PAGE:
This process of creating units for buyers and buying back units from sellers helps ETPs trade at, or near, their net asset value (NAV). Market makers can add to, or withdraw from, the supply of ETP units by trading directly with the product issuer.

If investor demand exceeds current ‘on screen’ availability, the market maker simply creates more units, which are issued by the ETP issuer, to meet the demand. Similarly, for sellers where there are no buyers in the market, the market maker can redeem their units.

Both ASX and Chi-X offer market making incentive schemes for participants to maintain prices and liquidity. As with incentives across other product types, market makers receive benefits when their benchmarks for quoted prices and minimum trading volumes are achieved.

Active ETFs

While there remains some confusion around the nomenclature, active ETFs (which also go by Exchange Quoted Managed Funds or Exchange Traded Managed Funds) are essentially a listed managed fund that is actively managed. There may, one day, be agreement on what to call the growing number of products in this category!

Like their simpler cousin, the ETF, Active ETFs also require a market maker; the key difference is that in this case, the fund manager is usually appointed as market maker.

Using Schroders GROW as an example, as the market maker Schroders must ensure two things:

  • There is liquidity in GROW units
  • The bid-offer spreads paid by investors are close to the value of the underlying assets or adjusted intraday indicative net asset valuation (iNAV).

Schroders does this by actively issuing and redeeming GROW units to reflect, as closely as possible, the requested buy and sell trades occurring on the ASX. Schroders has created the following diagram to illustrate the market-making process.

schroders chart.png

As the market maker for units in GROW, Schroders would expect the price to trade within a tight spread around the Adjusted iNAV – in other words, under normal market conditions, investors could buy or sell units at prices close to the latest value of the underlying assets rather than waiting for confirmation of today’s price tomorrow. This, of course, is how unlisted managed funds work.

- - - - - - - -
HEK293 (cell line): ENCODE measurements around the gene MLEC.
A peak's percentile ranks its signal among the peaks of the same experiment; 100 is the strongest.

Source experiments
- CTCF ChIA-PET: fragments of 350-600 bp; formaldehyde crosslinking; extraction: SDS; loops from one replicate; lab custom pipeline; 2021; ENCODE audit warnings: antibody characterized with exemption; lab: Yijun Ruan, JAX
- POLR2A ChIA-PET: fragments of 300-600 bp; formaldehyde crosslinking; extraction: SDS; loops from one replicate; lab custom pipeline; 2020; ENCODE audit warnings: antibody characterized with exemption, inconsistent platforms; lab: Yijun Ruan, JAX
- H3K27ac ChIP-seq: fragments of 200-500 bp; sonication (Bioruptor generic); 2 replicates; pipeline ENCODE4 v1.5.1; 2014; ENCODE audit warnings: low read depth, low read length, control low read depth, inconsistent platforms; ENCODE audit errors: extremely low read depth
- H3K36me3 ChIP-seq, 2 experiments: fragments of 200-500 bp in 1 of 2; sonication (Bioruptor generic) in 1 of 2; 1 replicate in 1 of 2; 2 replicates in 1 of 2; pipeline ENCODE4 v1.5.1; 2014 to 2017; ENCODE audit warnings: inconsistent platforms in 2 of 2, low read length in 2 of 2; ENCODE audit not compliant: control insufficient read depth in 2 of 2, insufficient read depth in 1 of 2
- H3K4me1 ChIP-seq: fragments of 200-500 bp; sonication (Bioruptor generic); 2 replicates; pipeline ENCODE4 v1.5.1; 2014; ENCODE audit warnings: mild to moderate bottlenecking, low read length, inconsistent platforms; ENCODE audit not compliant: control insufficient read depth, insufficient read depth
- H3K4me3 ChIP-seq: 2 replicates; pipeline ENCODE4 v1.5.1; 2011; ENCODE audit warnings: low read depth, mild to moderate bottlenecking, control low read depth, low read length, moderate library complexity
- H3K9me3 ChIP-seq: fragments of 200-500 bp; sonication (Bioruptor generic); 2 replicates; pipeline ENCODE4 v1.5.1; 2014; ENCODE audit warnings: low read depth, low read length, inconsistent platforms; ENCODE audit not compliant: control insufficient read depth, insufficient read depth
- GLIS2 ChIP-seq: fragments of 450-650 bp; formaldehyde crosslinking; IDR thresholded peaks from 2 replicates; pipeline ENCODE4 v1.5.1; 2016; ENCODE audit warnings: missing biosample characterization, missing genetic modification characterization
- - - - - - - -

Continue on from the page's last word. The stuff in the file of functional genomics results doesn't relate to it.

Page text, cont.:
The Adjusted iNAV, which is calculated every 15 seconds, reflects the latest indicative valuation of all the assets held by the GROW portfolio, and prices are published throughout each trading day on Schroders website. Caveat: this is how Schroders undertakes its market making obligations. It does not suggest that other fund managers with a market making role, or other market makers for active ETFs, do the same. However, I’d feel comfortable wagering it’s a similar process.   

So that’s market making in a nutshell. Despite the differences across product types, market making fulfils three crucial functions: it ensures liquidity, keeps the spreads tight, and importantly, lets investors buy and sell as required.  


General Advice Warning
This information is current as at that date of the document or information is provided or presented unless otherwise specified and is provided by OpenMarkets Australia Ltd (ABN 38 090 472 012, AFSL 246705 (OpenMarkets).  The information is intended to be general information only and not advice specific to any person.  Each person should consider the appropriateness of any material presented having regard to their own circumstances and the information provided does not take into account the particular investment objectives, financial situation or investment needs of any person.  OpenMarkets does not warrant the accuracy of, nor accept any responsibility for any information provided.  Where examples, hypotheticals or case studies are used, they are used for illustrative purposes only.   If the information includes statements of opinion, forward looking statements, forecasts or predictions based on current expectations about future events and results, any such statements are subject to change and actual results may be materially different from those shown. 


Tracey Franks (OM blogger)

Tracey Franks is an experienced freelance writer, communicator and marketer. She has worked in financial services for over 20 years, for businesses spanning stockbroking, funds management, research and consulting, as well as financial planning. When not writing about finance-related topics, Tracey is working on her first novel.